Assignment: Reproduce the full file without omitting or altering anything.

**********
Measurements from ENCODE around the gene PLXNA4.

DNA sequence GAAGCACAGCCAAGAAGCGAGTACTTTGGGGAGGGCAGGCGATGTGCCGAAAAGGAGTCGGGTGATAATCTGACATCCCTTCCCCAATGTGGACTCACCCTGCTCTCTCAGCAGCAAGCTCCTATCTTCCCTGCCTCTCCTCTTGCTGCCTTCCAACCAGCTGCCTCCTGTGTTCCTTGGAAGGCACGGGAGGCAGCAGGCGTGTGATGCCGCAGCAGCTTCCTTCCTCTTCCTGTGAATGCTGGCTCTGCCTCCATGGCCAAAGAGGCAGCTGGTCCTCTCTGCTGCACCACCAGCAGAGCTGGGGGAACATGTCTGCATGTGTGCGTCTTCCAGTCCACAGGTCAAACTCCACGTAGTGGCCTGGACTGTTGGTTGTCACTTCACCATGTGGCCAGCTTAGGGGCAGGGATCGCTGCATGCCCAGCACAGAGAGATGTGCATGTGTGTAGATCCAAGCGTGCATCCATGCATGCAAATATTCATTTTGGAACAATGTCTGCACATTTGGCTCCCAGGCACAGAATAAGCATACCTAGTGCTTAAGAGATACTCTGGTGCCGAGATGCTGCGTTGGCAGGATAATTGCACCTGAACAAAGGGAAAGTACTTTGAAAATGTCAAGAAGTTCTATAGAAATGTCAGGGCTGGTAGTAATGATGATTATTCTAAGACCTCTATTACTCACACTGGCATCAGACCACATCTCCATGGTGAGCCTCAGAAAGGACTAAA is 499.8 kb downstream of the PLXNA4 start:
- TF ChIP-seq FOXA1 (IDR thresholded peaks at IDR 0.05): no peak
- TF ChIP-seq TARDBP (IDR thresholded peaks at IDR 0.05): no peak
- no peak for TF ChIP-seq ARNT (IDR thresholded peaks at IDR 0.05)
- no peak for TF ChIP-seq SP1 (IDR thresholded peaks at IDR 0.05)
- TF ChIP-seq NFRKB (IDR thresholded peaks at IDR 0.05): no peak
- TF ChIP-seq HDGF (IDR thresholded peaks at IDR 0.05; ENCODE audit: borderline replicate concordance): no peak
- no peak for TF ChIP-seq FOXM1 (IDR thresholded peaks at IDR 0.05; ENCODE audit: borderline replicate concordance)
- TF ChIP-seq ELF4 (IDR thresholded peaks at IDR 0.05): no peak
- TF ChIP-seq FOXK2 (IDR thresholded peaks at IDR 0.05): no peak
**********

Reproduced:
Measurements from ENCODE around the gene PLXNA4.

DNA sequence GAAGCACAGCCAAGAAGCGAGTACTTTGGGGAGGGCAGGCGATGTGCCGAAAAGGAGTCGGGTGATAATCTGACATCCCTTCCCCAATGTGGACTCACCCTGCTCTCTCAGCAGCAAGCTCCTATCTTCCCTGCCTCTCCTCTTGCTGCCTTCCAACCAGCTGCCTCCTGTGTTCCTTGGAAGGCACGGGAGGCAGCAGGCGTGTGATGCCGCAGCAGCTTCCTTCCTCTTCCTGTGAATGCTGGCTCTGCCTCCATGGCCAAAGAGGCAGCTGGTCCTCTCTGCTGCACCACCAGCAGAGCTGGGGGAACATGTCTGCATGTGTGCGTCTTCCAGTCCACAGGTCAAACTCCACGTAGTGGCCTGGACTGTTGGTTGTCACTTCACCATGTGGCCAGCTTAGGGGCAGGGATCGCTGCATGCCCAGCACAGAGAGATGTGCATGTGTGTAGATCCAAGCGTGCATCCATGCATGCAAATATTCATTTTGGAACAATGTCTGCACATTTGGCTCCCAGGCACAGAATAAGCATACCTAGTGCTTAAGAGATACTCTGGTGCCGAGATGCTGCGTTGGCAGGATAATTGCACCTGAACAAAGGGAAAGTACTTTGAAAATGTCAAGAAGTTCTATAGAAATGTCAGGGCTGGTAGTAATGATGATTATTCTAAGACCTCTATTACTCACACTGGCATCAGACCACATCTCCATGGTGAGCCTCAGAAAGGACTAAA is 499.8 kb downstream of the PLXNA4 start:
- TF ChIP-seq FOXA1 (IDR thresholded peaks at IDR 0.05): no peak
- TF ChIP-seq TARDBP (IDR thresholded peaks at IDR 0.05): no peak
- no peak for TF ChIP-seq ARNT (IDR thresholded peaks at IDR 0.05)
- no peak for TF ChIP-seq SP1 (IDR thresholded peaks at IDR 0.05)
- TF ChIP-seq NFRKB (IDR thresholded peaks at IDR 0.05): no peak
- TF ChIP-seq HDGF (IDR thresholded peaks at IDR 0.05; ENCODE audit: borderline replicate concordance): no peak
- no peak for TF ChIP-seq FOXM1 (IDR thresholded peaks at IDR 0.05; ENCODE audit: borderline replicate concordance)
- TF ChIP-seq ELF4 (IDR thresholded peaks at IDR 0.05): no peak
- TF ChIP-seq FOXK2 (IDR thresholded peaks at IDR 0.05): no peak